= ⌈log2(1 + 2 x 152.59)⌉

= ⌈log2(306.176)⌉

= ⌈8.25⌉

= 9 bits

 

Thus,

  • Minimum number of bits required in sequence number field = 9
  • With 9 bits, number of sequence numbers possible = 512.
  • We use only (1+2a) sequence numbers and rest remains unused.

 

Problem-04:

 

Host A is sending data to host B over a full duplex link. A and B are using the sliding window protocol for flow control. The send and receive window sizes are 5 packets each. Data packets (sent only from A to B) are all 1000 bytes long and the transmission time for such a packet is 50 μs. Acknowledgement packets (sent only from B to A) are very small and require negligible transmission time. The propagation delay over the link is 200 μs. What is the maximum achievable throughput in this communication?

  1. 7.69 x 106 Bps
  2. 11.11 x 106 Bps
  3. 12.33 x 106 Bps
  4. 15.00 x 106 Bps

 

Solution-

 

Given-

  • Sender window size = Receiver window size = 5
  • Packet size = 1000 bytes
  • Transmission delay (Tt) = 50 μs
  • Propagation delay (Tp) = 200 μs

 

Calculating Bandwidth-

 

We know,

Transmission delay = Packet size / Bandwidth

 

So, Bandwidth

= Packet Size / Transmission delay (Tt)

= 1000 bytes / 50 μs

= (1000 x 8 bits) / (50 x 10-6 sec)

= 160 Mbps

 

Calculating Value of ‘a’-

 

a = Tp / Tt

a = 200 μsec / 50 μsec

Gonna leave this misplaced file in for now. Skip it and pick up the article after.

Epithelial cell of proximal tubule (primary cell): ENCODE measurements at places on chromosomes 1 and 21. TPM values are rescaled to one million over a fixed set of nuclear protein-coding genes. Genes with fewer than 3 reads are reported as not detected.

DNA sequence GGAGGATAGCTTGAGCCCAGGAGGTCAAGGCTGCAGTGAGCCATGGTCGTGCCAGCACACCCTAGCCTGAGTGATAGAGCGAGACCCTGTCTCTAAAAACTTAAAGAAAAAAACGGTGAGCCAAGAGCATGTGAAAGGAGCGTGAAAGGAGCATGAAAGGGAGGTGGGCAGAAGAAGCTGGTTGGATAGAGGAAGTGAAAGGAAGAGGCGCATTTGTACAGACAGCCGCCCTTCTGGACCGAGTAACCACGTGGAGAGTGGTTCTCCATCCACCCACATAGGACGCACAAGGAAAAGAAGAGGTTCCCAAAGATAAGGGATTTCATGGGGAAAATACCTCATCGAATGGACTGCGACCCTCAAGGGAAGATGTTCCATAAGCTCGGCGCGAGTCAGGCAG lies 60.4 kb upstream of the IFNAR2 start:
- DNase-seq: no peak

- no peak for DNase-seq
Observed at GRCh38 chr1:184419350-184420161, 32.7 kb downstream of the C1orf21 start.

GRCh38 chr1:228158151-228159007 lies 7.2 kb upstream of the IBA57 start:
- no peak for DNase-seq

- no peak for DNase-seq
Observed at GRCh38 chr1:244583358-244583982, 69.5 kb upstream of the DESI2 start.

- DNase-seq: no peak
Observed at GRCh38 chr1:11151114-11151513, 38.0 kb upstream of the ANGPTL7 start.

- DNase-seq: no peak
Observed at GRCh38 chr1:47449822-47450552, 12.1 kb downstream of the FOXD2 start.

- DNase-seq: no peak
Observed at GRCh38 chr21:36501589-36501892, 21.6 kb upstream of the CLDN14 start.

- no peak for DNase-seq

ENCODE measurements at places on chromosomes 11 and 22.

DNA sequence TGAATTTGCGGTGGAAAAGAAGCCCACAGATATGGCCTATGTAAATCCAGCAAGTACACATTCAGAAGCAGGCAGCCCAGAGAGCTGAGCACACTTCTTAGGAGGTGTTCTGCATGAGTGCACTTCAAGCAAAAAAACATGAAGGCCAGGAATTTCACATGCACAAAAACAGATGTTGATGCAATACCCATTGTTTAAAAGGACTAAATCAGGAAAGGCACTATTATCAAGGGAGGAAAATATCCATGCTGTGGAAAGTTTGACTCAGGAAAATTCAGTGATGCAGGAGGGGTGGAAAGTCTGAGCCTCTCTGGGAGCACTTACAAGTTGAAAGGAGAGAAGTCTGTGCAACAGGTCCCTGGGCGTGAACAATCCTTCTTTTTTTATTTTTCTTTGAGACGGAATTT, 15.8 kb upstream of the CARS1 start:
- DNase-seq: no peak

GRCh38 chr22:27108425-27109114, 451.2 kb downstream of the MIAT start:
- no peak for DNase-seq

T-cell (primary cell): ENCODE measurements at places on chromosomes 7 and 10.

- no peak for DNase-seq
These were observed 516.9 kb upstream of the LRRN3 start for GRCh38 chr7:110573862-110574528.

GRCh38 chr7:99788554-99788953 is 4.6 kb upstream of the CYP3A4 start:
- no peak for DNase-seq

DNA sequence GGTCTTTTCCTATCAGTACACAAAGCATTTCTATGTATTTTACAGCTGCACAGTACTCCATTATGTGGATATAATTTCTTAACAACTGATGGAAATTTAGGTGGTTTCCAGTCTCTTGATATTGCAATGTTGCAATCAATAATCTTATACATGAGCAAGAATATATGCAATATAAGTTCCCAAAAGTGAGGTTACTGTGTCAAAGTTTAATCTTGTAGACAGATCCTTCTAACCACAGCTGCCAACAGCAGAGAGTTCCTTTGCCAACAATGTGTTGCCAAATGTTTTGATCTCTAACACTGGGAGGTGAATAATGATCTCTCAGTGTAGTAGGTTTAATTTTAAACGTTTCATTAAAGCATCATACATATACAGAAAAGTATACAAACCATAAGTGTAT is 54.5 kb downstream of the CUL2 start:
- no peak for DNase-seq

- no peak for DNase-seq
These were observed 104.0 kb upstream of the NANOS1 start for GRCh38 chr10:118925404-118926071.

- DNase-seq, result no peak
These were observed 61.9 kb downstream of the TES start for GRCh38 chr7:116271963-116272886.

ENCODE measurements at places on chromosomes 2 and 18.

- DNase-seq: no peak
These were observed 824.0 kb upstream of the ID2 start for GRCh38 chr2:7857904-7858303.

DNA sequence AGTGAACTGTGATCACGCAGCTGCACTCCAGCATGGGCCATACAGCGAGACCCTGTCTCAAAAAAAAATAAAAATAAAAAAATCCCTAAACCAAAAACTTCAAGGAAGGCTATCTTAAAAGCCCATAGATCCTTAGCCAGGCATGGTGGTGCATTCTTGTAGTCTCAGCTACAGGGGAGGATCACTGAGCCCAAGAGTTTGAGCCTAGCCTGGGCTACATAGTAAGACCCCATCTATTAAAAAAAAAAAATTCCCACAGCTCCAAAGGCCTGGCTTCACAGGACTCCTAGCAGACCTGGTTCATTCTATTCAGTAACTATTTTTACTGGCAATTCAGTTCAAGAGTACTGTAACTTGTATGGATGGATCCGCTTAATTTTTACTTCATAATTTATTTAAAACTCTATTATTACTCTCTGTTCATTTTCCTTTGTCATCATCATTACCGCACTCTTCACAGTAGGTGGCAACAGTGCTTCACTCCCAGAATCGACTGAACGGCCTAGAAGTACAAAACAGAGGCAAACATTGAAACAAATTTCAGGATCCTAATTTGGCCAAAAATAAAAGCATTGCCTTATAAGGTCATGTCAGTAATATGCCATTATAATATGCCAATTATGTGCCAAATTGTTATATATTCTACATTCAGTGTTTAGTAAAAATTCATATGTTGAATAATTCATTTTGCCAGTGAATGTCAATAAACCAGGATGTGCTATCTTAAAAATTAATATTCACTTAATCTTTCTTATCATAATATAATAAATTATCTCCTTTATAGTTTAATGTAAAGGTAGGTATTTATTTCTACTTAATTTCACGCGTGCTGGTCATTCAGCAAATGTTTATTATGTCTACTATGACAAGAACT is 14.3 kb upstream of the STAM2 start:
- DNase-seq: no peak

a = 4

 

Calculating Optimal Window Size-

 

Optimal window size

= 1 + 2a

= 1 + 2 x 4

= 9

 

Calculating Efficiency-

 

Efficiency (η)

= Sender window size / Optimal window size

= 5 / 9

= 0.5555

= 55.55%

 

Calculating Maximum Achievable Throughput-

 

Maximum achievable throughput

= Efficiency (η) x Bandwidth

= 0.5555 x 160 Mbps

= 88.88 Mbps

= 88.88 x 106 bps or 11.11 x 106 Bps

 

Thus, Option (B) is correct.

 

Problem-05:

 

Station A uses 32 byte packets to transmit messages to station B using a sliding window protocol. The round trip delay between A and B is 80 msec and the bottleneck bandwidth on the path between A and B is 128 Kbps. What is the optimal window size that A should use?

  1. 20
  2. 40
  3. 160
  4. 320

 

Solution-

 

Given-

  • Packet size = 32 bytes
  • Round Trip Time = 80 msec
  • Bandwidth = 128 Kbps

 

Calculating Transmission Delay-

 

Transmission delay (Tt)

= Packet size / Bandwidth

= 32 bytes / 128 Kbps

= (32 x 8 bits) / (128 x 103 bits per sec)

= 2 msec

 

Calculating Propagation Delay-

 

Propagation delay (Tp)

= Round Trip Time / 2

= 80 msec / 2

= 40 msec

 

Calculating Value of ‘a’-

 

a = Tp / Tt

a = 40 msec / 2 msec

a = 20

 

Calculating Optimal Window Size-

 

Optimal window size

= 1 + 2a

= 1 + 2 x 20

= 41 which is close to option (B)

Thus, Option (B) is correct.

 

Next Article- Go Back N Protocol

 

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Summary
Sliding Window Protocol | Practice Problems
Article Name
Sliding Window Protocol | Practice Problems
Description
Practice Problems based on Sliding Window Protocol. Sliding Window Protocols in computer networks are the flow control protocols. Go Back N and Selective Repeat are the implementations of sliding window protocol.
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Gate Vidyalay